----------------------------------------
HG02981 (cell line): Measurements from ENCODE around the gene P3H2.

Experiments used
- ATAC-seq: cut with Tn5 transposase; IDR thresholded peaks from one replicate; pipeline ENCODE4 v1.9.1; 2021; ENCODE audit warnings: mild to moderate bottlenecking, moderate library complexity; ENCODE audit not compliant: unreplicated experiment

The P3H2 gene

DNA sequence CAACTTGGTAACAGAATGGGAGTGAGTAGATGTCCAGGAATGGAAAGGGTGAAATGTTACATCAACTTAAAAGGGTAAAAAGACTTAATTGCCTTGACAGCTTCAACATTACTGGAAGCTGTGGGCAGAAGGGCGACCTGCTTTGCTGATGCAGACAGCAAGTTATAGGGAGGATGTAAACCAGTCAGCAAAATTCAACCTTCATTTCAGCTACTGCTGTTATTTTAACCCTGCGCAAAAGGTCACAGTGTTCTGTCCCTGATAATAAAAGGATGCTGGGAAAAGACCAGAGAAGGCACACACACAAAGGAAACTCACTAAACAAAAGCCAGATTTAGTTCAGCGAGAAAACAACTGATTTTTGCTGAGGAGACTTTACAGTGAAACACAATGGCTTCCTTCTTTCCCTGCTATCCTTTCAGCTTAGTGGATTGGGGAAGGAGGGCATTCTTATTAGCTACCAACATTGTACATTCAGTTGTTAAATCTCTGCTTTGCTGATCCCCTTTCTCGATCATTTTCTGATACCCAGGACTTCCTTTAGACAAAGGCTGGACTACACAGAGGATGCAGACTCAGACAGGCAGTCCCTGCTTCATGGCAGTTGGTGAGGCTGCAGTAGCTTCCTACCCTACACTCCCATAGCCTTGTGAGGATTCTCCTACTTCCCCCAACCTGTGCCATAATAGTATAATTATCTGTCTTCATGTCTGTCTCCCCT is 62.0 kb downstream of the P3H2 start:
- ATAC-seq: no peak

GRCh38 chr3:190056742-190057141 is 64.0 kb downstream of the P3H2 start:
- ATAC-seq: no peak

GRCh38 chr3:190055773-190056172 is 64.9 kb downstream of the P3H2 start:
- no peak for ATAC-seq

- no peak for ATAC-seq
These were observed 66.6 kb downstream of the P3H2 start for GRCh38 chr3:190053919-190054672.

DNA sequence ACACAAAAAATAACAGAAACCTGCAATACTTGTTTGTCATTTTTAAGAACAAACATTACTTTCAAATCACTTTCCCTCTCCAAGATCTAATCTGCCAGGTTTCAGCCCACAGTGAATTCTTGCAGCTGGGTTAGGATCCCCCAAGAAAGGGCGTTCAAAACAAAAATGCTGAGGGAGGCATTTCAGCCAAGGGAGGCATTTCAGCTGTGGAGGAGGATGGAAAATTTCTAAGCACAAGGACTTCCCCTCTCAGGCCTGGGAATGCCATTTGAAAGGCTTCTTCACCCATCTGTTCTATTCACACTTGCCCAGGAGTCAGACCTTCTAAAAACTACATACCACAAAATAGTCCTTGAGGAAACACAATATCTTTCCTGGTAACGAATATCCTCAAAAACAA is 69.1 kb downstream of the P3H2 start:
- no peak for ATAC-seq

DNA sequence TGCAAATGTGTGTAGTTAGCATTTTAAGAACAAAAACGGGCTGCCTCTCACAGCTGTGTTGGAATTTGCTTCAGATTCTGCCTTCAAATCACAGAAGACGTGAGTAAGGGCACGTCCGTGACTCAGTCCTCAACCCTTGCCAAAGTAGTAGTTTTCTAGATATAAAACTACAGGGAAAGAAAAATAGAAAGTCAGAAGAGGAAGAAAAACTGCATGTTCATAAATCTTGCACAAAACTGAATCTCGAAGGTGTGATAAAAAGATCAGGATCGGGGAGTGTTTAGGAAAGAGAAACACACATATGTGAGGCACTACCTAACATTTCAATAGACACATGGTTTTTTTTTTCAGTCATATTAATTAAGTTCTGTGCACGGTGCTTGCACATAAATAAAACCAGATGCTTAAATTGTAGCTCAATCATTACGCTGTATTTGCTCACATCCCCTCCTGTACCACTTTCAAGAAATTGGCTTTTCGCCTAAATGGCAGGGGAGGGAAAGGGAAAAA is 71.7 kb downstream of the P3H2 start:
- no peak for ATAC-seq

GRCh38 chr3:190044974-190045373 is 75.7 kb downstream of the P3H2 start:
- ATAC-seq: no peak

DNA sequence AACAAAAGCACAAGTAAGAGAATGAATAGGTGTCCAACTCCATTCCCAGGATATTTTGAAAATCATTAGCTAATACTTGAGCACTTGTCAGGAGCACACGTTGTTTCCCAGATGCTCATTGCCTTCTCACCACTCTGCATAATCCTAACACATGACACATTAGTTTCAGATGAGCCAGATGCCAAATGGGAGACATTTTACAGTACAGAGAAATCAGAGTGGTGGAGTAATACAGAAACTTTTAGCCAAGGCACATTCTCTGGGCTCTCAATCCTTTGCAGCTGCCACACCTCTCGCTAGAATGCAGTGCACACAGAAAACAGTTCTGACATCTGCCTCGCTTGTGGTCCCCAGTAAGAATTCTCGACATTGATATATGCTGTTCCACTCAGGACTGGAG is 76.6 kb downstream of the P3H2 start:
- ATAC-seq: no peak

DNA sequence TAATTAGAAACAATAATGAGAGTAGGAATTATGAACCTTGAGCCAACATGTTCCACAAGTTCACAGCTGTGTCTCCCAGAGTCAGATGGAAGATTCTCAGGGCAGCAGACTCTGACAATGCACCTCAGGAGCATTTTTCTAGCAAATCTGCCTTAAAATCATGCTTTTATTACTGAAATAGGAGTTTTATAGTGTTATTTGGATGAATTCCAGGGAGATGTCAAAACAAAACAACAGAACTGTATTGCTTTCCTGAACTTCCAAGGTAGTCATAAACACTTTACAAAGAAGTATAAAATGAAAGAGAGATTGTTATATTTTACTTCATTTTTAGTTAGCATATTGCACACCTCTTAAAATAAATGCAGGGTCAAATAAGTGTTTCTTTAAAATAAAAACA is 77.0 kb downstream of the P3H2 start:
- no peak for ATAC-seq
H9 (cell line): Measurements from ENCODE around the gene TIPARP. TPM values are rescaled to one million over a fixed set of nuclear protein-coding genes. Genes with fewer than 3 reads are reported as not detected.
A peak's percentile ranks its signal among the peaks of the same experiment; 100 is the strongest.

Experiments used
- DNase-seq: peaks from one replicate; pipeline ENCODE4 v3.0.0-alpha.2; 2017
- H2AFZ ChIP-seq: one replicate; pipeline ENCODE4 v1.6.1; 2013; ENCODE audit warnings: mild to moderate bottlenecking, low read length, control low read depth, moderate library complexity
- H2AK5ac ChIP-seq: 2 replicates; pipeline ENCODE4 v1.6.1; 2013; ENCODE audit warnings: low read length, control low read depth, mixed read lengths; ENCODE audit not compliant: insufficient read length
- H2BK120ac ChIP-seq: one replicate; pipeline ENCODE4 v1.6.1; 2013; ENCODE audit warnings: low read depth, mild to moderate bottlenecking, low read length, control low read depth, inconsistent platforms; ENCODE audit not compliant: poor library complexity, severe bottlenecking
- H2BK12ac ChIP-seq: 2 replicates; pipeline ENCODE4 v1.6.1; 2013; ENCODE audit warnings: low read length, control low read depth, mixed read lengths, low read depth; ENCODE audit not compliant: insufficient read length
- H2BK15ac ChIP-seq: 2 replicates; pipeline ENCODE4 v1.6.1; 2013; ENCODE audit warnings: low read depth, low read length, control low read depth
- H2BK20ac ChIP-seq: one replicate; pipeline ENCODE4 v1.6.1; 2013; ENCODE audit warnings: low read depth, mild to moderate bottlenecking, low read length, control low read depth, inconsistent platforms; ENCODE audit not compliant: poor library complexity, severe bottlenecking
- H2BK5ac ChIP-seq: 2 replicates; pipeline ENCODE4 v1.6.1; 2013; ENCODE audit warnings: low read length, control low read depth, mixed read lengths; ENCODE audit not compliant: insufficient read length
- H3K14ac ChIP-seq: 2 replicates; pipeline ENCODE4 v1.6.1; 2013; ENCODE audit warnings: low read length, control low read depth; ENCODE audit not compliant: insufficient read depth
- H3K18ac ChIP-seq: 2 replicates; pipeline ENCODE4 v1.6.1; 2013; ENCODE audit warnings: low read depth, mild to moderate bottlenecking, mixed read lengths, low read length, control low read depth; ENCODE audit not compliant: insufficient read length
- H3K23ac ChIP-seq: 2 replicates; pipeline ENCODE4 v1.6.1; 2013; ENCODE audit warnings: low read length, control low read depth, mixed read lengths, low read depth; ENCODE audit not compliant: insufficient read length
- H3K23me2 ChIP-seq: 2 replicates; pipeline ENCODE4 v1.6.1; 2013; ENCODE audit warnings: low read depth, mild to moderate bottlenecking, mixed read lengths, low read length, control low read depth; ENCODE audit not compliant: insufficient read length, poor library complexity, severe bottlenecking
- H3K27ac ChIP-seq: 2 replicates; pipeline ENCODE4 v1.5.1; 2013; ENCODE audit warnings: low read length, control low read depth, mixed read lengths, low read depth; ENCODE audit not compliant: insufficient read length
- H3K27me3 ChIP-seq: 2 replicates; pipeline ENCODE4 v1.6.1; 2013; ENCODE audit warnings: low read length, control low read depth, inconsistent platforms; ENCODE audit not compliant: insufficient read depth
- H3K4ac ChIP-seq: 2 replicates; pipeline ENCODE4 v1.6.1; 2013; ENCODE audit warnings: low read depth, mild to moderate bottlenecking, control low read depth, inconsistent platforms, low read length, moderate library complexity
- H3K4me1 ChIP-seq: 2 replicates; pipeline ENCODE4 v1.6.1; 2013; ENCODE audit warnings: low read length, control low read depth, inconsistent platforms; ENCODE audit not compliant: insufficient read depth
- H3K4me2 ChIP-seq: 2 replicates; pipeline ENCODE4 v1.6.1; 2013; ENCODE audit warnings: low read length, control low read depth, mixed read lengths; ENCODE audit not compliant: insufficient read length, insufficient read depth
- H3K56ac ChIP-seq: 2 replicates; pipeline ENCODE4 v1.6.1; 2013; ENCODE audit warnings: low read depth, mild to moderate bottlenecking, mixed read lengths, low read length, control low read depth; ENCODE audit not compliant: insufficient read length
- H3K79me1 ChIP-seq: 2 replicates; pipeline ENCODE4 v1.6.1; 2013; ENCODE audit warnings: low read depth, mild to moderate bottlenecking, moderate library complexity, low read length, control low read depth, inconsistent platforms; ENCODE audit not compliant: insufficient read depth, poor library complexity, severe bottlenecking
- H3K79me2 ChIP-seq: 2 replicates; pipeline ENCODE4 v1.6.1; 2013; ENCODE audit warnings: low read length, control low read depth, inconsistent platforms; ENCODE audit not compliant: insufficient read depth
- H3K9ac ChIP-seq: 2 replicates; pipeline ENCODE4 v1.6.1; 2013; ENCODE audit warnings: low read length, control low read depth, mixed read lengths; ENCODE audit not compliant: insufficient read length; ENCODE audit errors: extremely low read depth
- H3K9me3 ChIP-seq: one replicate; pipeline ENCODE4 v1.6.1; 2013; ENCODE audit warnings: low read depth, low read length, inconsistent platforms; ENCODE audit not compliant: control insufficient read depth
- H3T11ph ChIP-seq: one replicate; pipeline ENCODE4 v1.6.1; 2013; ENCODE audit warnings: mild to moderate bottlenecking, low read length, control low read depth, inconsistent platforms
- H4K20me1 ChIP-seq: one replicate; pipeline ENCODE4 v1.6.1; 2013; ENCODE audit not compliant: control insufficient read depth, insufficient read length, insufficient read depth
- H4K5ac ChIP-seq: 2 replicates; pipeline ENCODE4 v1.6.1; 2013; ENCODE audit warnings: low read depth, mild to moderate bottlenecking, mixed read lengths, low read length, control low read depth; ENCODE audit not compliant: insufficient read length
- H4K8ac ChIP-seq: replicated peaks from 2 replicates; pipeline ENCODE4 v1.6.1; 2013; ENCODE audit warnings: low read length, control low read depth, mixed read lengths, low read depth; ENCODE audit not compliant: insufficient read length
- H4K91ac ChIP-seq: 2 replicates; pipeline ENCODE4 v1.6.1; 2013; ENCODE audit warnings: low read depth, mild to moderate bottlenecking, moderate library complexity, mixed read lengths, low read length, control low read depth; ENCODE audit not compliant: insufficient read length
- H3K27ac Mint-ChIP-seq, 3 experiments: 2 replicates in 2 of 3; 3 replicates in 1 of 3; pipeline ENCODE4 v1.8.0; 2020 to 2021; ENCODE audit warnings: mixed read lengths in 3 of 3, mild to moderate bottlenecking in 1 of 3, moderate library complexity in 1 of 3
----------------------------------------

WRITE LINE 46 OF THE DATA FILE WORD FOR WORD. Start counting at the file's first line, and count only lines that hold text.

- H3K9ac ChIP-seq: 2 replicates; pipeline ENCODE4 v1.6.1; 2013; ENCODE audit warnings: low read length, control low read depth, mixed read lengths; ENCODE audit not compliant: insufficient read length; ENCODE audit errors: extremely low read depth